Last Updated on February 12, 2021
Corned beef brisket is most often associated with St. Patrick’s Day—especially when combined with cabbage and potatoes. And although the traditional “boiled dinner” does trace its roots to Irish-Americans celebrating the patron saint of the Emerald Isle, the dish isn’t exactly traditional Irish fare. In fact, corned beef can be enjoyed any time of year and in an array of creative dishes.
Whether enjoying as part of a holiday boiled dinner, in a homemade breakfast hash, or cooked any other way, corned beef is a cut of beef that is packed with unique flavors.
We’ll go over a few things related to corned beef brisket in this guide, including:
- The history of the cut and why it is associated with St. Patrick’s Day celebrations.
- Everything you need to know about preparing and cooking corned beef brisket.
- A few of our favorite corned beef recipes.
The History of Corned Beef
Having a family tree that singularly branches back to Ireland, it’s fair to say that I’ve had my fair share of corned beef over the years. Digging into some background on the dish, it’s fascinating to learn that the current popularity of a brisket-centric boiled dinner as a featured component of St. Patrick’s Day festivities also does not lead back to Ireland. In fact, the traditional dish for celebratory occasions for the Irish was bacon or boiled pork.
Like many distinctly American foods, the story of corned beef and cabbage is influenced heavily by colonization and immigration.
Corned beef itself—a cut of beef brisket that has been salt-cured—is influenced by Eastern European brining techniques that were used to tenderize cuts of beef. These techniques were not in favor among the more well-to-do citizens of Europe and then the colonies in North America. The modifier “corned” has nothing to do with the maize discovered in the Americas. It’s actually related to the large salt pieces, which were similar in size and shape to corn kernels. The large salt pieces were used to, in essence, pickle the brisket. Eventually, the Irish became experts at producing corned beef, although they rarely enjoyed the dish themselves, shipping it to England, France, or the Americas.
Corned beef became a staple of many immigrant foodways—it is still a prominent sandwich filler at Jewish delicatessens. It was also adopted by the Irish immigrants as the affordable alternative to the traditional St. Patrick’s Day meal of pork.
There is some irony in beef brisket evolution to its central role in the celebrations of Irish immigrants and their descendants. Cattle—and therefore beef—often held a sacred position in Irish folklore and mythology. Eventually, however, cattle were transformed from a work animal to a food export by the colonizing, beef-loving English.
Cooking Corned Beef
Corned beef brisket can be cooked a number of ways. However, the “boiled dinner” is the one most often associated with the cut. As the name boiled dinner suggests, the beef is cooked in a pot of hot water with an accompaniment of various vegetables: Most often root veggies like carrots, potatoes, and radishes, but also cabbage as well.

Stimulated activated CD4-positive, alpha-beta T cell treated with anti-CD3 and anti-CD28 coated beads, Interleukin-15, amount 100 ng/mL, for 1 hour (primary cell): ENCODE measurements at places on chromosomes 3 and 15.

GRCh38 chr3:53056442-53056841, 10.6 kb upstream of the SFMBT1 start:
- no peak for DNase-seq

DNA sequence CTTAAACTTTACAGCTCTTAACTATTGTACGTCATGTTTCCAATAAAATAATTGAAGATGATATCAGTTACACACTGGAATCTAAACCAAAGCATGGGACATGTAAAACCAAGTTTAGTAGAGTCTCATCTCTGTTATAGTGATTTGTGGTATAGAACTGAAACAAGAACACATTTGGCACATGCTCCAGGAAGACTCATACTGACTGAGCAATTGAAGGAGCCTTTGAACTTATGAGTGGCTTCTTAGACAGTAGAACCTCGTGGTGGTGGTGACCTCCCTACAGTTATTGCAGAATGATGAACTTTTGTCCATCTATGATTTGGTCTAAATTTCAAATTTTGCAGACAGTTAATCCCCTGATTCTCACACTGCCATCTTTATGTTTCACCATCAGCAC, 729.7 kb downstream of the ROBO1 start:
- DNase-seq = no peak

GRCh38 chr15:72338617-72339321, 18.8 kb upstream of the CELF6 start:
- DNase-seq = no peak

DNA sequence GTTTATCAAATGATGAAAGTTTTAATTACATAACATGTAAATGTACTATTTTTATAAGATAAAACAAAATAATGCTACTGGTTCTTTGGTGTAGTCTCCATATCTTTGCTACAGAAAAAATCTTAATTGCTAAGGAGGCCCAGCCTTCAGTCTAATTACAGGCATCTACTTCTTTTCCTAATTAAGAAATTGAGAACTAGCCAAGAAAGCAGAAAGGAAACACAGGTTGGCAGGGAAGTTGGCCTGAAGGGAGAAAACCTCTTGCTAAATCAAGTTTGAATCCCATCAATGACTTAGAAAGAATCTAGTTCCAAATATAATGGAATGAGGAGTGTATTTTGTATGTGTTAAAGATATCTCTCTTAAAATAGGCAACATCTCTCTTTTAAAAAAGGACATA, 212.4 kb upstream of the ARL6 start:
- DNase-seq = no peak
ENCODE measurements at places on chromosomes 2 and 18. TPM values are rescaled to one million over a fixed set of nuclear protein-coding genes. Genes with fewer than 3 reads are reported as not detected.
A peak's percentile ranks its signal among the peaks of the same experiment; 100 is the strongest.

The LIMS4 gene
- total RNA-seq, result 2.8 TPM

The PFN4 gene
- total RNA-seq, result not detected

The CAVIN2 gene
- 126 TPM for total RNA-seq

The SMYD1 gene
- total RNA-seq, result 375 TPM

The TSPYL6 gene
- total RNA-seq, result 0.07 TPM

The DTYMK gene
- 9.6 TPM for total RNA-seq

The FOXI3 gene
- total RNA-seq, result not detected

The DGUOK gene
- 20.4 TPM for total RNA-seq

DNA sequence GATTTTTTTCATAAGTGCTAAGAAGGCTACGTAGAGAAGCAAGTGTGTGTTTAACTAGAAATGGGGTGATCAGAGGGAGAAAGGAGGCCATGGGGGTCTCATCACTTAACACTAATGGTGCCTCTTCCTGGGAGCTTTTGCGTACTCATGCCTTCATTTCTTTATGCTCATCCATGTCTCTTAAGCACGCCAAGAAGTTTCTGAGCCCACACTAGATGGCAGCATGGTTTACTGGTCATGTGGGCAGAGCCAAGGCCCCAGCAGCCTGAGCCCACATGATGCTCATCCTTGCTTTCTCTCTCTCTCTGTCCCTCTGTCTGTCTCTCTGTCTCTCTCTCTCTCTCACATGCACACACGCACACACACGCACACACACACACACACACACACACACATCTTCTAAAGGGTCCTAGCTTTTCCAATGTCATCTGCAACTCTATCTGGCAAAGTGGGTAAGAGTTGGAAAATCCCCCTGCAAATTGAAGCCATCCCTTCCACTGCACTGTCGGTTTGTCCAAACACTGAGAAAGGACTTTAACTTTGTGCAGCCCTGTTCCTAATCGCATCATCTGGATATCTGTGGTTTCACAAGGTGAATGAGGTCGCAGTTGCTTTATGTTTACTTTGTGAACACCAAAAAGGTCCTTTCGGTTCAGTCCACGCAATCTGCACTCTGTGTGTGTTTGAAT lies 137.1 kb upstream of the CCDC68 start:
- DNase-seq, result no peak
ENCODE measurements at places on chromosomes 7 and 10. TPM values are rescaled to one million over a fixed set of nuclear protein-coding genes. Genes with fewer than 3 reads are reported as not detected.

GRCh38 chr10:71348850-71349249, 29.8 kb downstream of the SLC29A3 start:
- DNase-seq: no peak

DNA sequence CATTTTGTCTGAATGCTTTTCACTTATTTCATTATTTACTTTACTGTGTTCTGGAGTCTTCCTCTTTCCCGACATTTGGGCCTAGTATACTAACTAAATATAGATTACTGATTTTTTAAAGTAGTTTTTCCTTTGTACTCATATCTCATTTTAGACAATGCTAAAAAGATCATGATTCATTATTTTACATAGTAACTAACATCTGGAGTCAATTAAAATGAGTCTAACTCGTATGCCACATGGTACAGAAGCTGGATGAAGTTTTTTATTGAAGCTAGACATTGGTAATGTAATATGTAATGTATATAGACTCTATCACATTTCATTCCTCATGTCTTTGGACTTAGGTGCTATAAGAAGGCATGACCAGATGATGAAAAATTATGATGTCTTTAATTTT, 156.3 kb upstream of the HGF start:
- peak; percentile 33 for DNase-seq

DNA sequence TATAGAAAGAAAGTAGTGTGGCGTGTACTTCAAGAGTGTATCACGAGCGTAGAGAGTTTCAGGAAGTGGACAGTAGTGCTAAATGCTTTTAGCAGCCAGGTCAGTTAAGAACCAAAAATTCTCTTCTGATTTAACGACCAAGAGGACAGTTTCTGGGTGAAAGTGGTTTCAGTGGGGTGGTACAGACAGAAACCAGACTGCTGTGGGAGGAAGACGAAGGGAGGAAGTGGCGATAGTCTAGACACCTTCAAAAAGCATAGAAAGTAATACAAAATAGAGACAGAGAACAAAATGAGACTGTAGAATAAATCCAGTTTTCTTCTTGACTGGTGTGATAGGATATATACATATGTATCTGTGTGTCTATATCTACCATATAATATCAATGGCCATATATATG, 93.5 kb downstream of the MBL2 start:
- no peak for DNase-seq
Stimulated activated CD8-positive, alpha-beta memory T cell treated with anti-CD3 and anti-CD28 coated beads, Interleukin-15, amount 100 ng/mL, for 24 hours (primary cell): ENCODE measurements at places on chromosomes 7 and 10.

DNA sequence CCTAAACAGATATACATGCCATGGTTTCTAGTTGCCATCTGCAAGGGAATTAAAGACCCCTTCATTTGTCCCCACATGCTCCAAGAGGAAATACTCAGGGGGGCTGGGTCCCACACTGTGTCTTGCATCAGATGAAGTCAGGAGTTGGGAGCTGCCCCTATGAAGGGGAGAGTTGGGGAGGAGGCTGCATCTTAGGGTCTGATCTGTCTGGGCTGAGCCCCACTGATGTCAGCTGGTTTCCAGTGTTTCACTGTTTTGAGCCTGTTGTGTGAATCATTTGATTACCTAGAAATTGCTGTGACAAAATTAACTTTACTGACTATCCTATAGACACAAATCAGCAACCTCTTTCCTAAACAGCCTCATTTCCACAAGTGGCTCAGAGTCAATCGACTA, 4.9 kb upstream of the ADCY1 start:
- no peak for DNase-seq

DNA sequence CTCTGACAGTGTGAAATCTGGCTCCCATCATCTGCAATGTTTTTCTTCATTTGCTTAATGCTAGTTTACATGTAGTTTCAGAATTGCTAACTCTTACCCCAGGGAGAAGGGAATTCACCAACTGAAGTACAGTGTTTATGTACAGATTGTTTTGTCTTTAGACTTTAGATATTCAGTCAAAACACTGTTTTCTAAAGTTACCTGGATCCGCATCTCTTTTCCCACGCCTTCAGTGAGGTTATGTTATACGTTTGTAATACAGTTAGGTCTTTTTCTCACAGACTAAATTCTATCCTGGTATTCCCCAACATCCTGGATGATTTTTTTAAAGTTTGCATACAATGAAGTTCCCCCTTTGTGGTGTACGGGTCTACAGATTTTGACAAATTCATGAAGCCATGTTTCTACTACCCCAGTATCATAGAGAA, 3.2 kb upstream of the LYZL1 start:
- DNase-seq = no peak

The Corned Beef Spice Packet
Most corned beef comes with a packet of the traditional boiled dinner spices—ButcherBox’s own corned beef comes with the spice package, for instance. The packet usually includes some combination of spices, including mustard seed, coriander, fennel, dill seed, peppercorn, crushed red pepper, anise, and crushed bay leaf. ButcherBox’s spice packet includes mustard seed, dill seed, coriander, cracked bay leaf, crushed chiles, and fennel. The packet gets added to the boiled dinner or coats the corned beef brisket if cooked in the oven.
Cooking Methods for Corned Beef
We recommend cooking the corned beef in an oven preheated to 400°F. You can cook it in a baking pan, fat-side up and covered with the spices. Be sure to add one inch of water to the pan. Cover with foil and cook for 50 minutes per pound, until the internal temperature reaches 170°F.
You can also cook it in a slow cooker or large pot on the stovetop with potatoes, onions, carrots, and cabbage—the traditional boiled dinner. In a pot, add the spices and cover with water, and bring everything to a boil. Then lower to a medium simmer, cover the pot, and simmer for one-and-a-half hours. Finally, remove from heat and leave in the pot covered for 30 more minutes. In a slow cooker, cook between four-to-five hours on high, or six-to-eight hours on low. Make sure to defrost the corned beef before cooking.
Corned Beef Recipes
Here are a few different ways to cook corned beef and to use leftovers in other dishes. Enjoy!
Don’t have a corned beef brisket but in the mood for it? Grab a brisket and brine it overnight. Follow this recipe from Chef Yankel for your own homemade corned beef.
Corned Beef Hash
Take your leftover corned beef and incorporate it into the best breakfast you can possibly make: Homemade corned beef hash. Combine your leftover corned beef with potatoes, onions, and even carrots in a skillet. Brown the ingredients, add some spices, and cover with a few eggs. It’s even better if you replace the potatoes with sweet potatoes. Check out this recipe for inspiration.